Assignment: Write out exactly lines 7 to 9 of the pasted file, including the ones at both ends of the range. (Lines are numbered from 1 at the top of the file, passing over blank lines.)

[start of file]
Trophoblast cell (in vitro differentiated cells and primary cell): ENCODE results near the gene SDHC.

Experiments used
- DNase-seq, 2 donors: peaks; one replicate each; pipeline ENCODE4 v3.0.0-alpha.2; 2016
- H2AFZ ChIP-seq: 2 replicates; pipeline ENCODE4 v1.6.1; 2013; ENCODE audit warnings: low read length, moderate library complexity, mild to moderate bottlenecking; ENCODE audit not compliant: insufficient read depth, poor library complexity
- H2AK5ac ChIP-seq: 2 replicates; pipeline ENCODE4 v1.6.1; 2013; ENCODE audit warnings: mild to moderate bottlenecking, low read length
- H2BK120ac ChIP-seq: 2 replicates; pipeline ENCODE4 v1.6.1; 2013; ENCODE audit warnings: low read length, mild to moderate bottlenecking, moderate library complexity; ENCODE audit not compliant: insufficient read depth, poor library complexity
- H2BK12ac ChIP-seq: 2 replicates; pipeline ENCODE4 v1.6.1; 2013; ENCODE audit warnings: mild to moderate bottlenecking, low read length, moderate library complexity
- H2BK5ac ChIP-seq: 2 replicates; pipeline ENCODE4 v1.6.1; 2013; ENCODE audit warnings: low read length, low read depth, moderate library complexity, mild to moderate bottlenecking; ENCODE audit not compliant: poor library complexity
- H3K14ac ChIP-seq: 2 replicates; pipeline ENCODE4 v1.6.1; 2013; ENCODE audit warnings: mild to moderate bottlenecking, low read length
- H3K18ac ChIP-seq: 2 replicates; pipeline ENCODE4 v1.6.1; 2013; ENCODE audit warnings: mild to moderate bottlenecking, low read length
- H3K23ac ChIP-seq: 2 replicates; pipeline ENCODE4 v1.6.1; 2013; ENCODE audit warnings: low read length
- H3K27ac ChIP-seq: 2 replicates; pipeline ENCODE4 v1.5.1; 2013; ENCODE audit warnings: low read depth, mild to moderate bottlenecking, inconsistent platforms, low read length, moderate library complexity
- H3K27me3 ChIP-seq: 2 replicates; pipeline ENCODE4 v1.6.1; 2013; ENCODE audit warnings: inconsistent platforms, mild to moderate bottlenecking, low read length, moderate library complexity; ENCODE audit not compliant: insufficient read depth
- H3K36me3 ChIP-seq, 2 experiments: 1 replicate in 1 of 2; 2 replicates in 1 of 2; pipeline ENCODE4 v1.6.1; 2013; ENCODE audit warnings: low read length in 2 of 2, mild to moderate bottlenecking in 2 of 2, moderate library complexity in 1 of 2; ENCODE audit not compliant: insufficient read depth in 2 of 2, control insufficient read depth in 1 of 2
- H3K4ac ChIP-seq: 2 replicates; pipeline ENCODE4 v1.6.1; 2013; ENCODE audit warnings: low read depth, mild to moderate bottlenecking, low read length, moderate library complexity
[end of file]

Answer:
- H2BK12ac ChIP-seq: 2 replicates; pipeline ENCODE4 v1.6.1; 2013; ENCODE audit warnings: mild to moderate bottlenecking, low read length, moderate library complexity
- H2BK5ac ChIP-seq: 2 replicates; pipeline ENCODE4 v1.6.1; 2013; ENCODE audit warnings: low read length, low read depth, moderate library complexity, mild to moderate bottlenecking; ENCODE audit not compliant: poor library complexity
- H3K14ac ChIP-seq: 2 replicates; pipeline ENCODE4 v1.6.1; 2013; ENCODE audit warnings: mild to moderate bottlenecking, low read length